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Takamisakari, squinting at camera (yearbook picture):
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Takanowaka, picture of innocence. :p
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Who wouldn't want to have their photo taken with these two handsome lads! Aminishiki and Mitoizumi waiting for customers.
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Buyuzan, pensive. ;)  Next to him is Tamanoshima.
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And finaly, a cute mongolian baby with ribbons in his hair... it's Kyokutenho.
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That's it for today!
Without education, we are in a horrible and deadly danger of taking educated people seriously.


- Gilbert Keith Chesterton


#44 Yoavoshimaru

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Posted 14 February 2003 - 15:08

Hi,
Very cool pictures -- thanks  :-P

My favorite of this batch is Musashimaru at the beach  :-D

#45 Yoavoshimaru

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Posted 16 February 2003 - 14:33

I don't think I've ever replied to my own message ;)  

Anyways, just wanted to second Tony's request for Chyionofuji pictures.  My fav rikishi of all time.  (Note...)

#46 Manekineko

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Posted 21 February 2003 - 09:09

And more pictures (working on Friday? what's that?)

Is this Terao's boy? Yearbook picture, akeni in the background.
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Jungyo picture! Preparing the ground for practice are Kotonowaka and, um, who?
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Kotonowaka doesn't appreciate being filmed in his hard work.
;)  The fuzzy smile in the background belongs to Aogiyama.
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Weary Tochiazuma revels in the luxury of having his hair done.
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Asashoryu reading about himself in the papers. I didn't know Mongolians used cyrillic script... The title of the paper is "Tavan Cagarig"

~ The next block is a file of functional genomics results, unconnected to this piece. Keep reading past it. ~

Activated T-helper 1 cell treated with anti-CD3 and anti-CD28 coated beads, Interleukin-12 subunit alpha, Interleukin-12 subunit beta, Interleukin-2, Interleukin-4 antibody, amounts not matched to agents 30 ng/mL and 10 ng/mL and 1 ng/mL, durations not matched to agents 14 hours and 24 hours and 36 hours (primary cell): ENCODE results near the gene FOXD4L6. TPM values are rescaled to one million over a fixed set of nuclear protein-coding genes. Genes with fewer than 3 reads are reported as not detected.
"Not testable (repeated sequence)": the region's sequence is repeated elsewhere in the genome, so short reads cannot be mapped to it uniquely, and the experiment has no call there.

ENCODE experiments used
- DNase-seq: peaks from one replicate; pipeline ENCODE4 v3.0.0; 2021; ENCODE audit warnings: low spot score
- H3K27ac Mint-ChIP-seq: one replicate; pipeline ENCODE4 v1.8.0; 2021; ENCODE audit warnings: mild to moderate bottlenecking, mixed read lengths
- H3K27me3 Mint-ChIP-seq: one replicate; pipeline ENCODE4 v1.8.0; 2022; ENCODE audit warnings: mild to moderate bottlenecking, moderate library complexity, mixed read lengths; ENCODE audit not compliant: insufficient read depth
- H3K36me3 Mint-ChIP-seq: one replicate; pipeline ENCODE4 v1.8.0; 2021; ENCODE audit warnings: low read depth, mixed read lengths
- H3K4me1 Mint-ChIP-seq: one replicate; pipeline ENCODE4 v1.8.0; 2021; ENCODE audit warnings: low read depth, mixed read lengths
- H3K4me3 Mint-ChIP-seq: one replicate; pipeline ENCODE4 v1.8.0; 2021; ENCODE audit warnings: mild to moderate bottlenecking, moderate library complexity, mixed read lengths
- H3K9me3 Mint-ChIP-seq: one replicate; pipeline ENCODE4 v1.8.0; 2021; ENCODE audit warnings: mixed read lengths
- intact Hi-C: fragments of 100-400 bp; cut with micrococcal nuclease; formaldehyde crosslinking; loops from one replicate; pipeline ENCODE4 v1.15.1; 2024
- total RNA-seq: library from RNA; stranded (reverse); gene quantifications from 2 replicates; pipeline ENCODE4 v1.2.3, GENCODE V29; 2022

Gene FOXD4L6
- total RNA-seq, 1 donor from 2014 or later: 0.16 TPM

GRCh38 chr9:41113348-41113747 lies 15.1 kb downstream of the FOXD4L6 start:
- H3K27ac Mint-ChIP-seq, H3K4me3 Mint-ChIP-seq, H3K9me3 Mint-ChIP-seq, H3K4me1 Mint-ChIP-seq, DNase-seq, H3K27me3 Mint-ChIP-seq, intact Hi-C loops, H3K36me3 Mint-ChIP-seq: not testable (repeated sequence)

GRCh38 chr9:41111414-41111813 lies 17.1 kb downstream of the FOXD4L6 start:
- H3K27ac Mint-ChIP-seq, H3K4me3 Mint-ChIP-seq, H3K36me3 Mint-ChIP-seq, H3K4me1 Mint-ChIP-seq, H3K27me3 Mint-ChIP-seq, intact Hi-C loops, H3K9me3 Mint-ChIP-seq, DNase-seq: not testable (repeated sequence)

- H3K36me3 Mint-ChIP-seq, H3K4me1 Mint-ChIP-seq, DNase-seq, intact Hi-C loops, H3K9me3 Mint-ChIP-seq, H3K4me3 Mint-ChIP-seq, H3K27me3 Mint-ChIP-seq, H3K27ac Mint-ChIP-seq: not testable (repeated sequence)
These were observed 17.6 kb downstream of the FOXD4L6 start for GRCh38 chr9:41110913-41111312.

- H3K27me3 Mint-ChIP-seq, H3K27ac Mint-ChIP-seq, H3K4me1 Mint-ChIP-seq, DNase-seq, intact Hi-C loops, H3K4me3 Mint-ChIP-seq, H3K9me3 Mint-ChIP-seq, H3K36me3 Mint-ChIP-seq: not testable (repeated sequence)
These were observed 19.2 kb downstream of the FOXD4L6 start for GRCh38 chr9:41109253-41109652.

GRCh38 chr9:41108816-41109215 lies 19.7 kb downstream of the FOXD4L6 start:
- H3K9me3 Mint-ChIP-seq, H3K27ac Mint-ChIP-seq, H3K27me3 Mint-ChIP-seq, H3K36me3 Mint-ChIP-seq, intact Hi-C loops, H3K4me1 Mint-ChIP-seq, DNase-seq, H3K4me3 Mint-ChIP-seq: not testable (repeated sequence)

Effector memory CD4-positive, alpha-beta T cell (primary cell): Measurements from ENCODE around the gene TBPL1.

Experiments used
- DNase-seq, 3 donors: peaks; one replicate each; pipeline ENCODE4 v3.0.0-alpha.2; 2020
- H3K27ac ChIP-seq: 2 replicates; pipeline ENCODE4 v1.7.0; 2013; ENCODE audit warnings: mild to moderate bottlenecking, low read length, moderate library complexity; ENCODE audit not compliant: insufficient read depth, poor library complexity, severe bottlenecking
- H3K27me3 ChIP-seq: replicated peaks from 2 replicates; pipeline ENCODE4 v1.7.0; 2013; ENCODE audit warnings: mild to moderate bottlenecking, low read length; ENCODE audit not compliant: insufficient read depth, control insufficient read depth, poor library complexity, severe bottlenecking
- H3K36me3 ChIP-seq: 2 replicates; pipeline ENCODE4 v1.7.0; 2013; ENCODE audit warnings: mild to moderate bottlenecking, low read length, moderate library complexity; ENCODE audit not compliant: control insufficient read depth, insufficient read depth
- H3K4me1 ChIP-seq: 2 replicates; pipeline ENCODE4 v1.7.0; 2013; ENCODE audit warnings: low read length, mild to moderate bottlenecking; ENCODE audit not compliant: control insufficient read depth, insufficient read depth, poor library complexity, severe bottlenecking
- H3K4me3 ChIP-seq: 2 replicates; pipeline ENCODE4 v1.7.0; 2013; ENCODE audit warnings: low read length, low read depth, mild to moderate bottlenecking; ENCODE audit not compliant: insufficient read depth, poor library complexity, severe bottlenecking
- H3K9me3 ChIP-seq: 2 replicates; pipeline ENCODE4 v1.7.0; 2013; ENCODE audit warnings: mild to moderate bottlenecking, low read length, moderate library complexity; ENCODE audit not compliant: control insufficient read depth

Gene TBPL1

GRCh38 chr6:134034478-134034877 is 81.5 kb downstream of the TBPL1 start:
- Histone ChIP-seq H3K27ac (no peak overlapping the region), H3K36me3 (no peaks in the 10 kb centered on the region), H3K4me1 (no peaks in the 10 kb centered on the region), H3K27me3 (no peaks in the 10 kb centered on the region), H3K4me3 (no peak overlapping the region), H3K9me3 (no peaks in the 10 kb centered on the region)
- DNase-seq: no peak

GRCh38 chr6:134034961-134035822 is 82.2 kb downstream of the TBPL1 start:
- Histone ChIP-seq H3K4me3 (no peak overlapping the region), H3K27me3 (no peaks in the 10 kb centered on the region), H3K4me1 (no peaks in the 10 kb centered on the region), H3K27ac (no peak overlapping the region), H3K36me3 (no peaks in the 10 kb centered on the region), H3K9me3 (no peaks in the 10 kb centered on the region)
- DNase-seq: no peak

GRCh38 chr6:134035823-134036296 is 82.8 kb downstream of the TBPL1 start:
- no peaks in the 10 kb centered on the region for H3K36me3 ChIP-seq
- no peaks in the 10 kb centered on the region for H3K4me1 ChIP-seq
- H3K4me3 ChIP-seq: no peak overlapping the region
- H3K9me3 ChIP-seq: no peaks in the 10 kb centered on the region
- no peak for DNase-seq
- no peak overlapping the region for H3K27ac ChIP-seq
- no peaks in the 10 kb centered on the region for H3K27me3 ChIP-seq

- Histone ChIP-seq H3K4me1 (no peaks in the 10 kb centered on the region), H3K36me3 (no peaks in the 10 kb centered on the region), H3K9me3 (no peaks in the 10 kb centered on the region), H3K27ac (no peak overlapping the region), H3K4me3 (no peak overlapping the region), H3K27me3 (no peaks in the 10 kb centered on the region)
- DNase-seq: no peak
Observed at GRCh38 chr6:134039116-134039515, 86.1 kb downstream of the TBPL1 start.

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Tokitsuumi doing the hand-stand...
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And for all those shocked by baby-blue mawashi last basho, here's Toki in (gasp) navy-blue.
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That's it for today!

Re: Chiyonofuji. Unfortunately, I don't have his pictures, since the scans (sent to me by Hahanoyama-zeki, millions of thanks) are from recent years. There is one artucle about yokozuna of old, so I'll check it for pictures and post them later.
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#47 Yoavoshimaru

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Posted 21 February 2003 - 16:36

And for all those shocked by baby-blue mawashi last basho, here's Toki in (gasp) navy-blue.


Great pictures  :-D   Thank you!

I like navy-blue on Toki, and on anyone else in fact.  It's one of my favorite colors.   (Feeling artistic...)

#48 Zenjimoto

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Posted 21 February 2003 - 17:49

And who would have thought that stoic Tochiazuma wears colorful patterned undershorts! :)

Cheers
Zenjimoto
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#49 Yoavoshimaru

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Posted 22 February 2003 - 21:13

Can anyone tell what those drinks are (3 cans) to the left of Toki?

#50 Onnagumo

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Posted 22 February 2003 - 21:58

Thanks again Manekineko-zeki, great pics!
I guess I don't have to tell you which one I like best  :-D , but the Terao picture is great too. And Toki's biiiig smile makes me wonder too what those drinks are....  :-D